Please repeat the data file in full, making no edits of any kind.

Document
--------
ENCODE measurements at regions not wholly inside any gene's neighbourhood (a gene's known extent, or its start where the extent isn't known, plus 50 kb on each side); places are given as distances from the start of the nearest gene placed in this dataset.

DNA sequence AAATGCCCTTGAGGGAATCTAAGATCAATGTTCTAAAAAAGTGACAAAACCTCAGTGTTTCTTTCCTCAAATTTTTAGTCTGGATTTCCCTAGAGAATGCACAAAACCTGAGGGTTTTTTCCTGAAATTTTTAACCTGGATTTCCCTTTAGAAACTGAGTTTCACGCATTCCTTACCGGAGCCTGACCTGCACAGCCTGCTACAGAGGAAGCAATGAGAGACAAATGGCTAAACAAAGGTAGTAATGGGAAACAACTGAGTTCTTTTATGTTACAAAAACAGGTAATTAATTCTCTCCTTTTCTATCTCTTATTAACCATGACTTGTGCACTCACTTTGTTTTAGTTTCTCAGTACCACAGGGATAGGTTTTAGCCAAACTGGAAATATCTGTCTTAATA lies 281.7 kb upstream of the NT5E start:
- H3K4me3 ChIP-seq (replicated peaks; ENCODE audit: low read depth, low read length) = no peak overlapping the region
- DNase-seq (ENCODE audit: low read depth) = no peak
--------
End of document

ENCODE measurements at regions not wholly inside any gene's neighbourhood (a gene's known extent, or its start where the extent isn't known, plus 50 kb on each side); places are given as distances from the start of the nearest gene placed in this dataset.

DNA sequence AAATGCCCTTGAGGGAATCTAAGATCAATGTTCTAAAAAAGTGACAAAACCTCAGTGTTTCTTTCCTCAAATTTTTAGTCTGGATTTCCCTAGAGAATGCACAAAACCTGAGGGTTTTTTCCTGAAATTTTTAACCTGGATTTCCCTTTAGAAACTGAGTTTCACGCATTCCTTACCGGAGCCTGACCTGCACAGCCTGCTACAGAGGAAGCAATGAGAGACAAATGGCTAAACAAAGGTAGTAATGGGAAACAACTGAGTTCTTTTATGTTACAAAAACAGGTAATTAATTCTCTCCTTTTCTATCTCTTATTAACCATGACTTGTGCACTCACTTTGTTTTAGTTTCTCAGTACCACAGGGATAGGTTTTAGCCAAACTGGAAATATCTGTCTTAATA lies 281.7 kb upstream of the NT5E start:
- H3K4me3 ChIP-seq (replicated peaks; ENCODE audit: low read depth, low read length) = no peak overlapping the region
- DNase-seq (ENCODE audit: low read depth) = no peak